No. 1 Mississippi State outlasts Kentucky 45-31 to stay unbeaten in the 2014 college football season.
LEXINGTON, Ky. -- Around 1:30 p.m. on Saturday, the caravan of Mississippi State team buses rolled down University Ave. toward Kentucky’s Commonwealth Stadium. The undefeated Bulldogs were at last taking their No. 1 ranking for a ride, having spent the previous weekend on a bye, allowing everyone to wonder how they might handle their new standing: With a clang, or with a thud?
After a 45-31 victory over Kentucky, there might not be easy answers. The Bulldogs clung to a one-score lead entering the fourth quarter, but they ultimately survived behind timely plays from a previously shaky defense and big runs from tailback Josh Robinson. It wasn’t near perfect, but it was a win, and whether that’s enough depends on your perspective.
Here are three quick thoughts from the game:
1. Balance is great, but so is Josh Robinson.
The 5-foot-9 Bulldogs tailback with thighs as thick as sewer pipes will carry the ball. He’ll probably carry a few defenders with him. And, sometimes, he’ll look like a guy who could tow a jackknifed tractor-trailer out of a muddy highway median. Robinson finished with 198 yards on 23 carries, and while Mississippi State justifiably rides quarterback Dak Prescott, its Heisman Trophy candidate, Robinson revved hotter as the engine on Saturday.
The drive that led to a Prescott touchdown and a 24-10 lead in the third quarter was jumpstarted by three straight Robinson runs totaling 34 yards. Then came what was thought to be his highlight of the day: A run where he started to his left, bounced off seven tacklers, then reversed field and bolted around the edge for 22 yards while carrying a few Kentucky tacklers on his back for the last few paces. That fueled the drive that sent Mississippi State up 31-17.
That was thought to be his highlight of the day, however, because the knockout blow came later: Robinson stormed through the line and an arm tackle and then cut back many yards down the field, all the way to a 73-yard touchdown run with 11:46 left to play. It made it 38-24 and seemed to drain all the energy from the place. On its first three touchdown drives, Mississippi State spread its play-calling evenly: 18 rushes, 14 passes. It grew increasingly clear as the day wore on that a little imbalance and a lot of Robinson might have been the better plan all along.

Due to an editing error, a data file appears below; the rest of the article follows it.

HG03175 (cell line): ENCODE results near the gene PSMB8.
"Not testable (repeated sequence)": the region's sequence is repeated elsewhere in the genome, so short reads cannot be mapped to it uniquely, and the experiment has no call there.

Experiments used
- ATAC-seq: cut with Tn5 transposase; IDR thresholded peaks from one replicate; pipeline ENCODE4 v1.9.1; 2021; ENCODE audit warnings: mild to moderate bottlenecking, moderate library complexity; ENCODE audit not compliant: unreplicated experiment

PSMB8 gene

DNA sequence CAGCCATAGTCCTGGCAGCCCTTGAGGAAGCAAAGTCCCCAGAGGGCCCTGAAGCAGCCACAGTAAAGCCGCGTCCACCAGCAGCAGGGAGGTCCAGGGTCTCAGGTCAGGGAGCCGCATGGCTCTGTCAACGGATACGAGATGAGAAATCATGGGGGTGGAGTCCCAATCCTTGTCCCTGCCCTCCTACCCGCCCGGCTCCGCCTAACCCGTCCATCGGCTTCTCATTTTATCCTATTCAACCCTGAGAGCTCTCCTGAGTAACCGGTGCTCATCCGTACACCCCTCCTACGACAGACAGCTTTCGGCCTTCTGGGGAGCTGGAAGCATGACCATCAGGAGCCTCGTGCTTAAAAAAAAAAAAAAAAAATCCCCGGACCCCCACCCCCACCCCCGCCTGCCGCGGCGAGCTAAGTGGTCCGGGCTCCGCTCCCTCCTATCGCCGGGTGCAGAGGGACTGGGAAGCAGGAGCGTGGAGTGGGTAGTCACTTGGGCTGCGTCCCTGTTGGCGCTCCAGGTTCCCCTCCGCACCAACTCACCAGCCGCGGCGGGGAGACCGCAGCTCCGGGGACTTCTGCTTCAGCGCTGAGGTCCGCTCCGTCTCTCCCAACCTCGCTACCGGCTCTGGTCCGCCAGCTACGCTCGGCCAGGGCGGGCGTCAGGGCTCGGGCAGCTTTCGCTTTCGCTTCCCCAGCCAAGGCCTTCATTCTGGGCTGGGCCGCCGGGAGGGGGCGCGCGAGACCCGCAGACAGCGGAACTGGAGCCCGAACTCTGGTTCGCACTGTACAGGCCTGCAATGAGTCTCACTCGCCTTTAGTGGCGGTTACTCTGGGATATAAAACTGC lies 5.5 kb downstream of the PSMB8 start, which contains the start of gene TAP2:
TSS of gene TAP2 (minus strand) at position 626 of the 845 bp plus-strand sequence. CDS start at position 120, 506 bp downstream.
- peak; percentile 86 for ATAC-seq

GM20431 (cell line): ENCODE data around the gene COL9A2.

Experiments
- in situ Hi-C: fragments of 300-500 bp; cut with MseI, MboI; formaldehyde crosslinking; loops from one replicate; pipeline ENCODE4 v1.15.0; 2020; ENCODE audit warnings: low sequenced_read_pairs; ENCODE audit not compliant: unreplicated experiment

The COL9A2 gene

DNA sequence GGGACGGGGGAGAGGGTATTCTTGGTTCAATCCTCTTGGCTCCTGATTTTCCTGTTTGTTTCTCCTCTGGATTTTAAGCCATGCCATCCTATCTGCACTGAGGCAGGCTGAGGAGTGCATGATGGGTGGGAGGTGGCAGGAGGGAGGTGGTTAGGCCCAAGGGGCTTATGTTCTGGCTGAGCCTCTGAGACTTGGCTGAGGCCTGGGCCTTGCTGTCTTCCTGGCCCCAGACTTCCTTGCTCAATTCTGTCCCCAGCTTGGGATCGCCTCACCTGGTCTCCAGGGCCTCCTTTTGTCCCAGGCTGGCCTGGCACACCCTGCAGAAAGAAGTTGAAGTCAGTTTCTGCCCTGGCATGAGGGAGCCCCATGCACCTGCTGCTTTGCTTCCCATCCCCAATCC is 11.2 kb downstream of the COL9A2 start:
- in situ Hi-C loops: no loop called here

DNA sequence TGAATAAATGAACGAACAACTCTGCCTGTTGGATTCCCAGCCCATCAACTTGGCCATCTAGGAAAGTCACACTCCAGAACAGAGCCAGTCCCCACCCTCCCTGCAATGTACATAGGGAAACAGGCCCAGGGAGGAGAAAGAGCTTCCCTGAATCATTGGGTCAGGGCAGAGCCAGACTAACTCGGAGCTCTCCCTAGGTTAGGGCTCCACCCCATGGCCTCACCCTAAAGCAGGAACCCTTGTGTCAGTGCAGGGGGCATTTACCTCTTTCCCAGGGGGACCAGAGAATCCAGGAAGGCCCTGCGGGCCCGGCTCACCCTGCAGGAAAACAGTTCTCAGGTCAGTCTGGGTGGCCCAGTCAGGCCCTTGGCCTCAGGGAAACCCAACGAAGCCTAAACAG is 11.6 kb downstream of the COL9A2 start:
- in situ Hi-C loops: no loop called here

2. Mississippi State’s defense needs to hone its finishing mode.
The Bulldogs’ offense was the unit providing most of the answers on Saturday, while the defense allowed a startling number of big plays that allowed Kentucky to hang around, perhaps longer than it should have. A missed tackle from Mississippi State cornerback Tolando Cleveland led to a 67-yard catch-and-run for the Wildcats’ first score. Then, twice in the third quarter, Prescott and Robinson led Mississippi State to scoring drives that created a two-score lead. And, twice, it took Kentucky less than three and a half minutes to pull back within a touchdown.
Those two third-quarter sequences were particularly huge. They were moments that could have created separation and evacuated belief from the underdog home team’s sideline. Instead, Mississippi State’s defense wilted. But then there were the moments that seemed more auspicious, such as the first drive of the fourth quarter: Kentucky had a chance to pull even after a fourth-down stop, and it went nowhere, sacked twice en route to a three-and-out. It was what good defenses do.
Coming in, the Bulldogs ranked 86th nationally in total defense, last in the SEC. To stand up in even bigger moments than this, the group needs to demonstrate, more consistently, the capacity to squash opponents when needed.
3. The onside kick returned for a touchdown sealed the deal.
Kentucky drew within seven points with a little more than two minutes to play. It also benefited from a Mississippi State personal foul penalty that set up a kickoff from the 50-yard line. An onside kick made sense. Then Kentucky tried it. It watched as Christian Holmes returned the kick 60 yards for a score. It was sad and terrible and glorious all at once, and let us never speak of it again.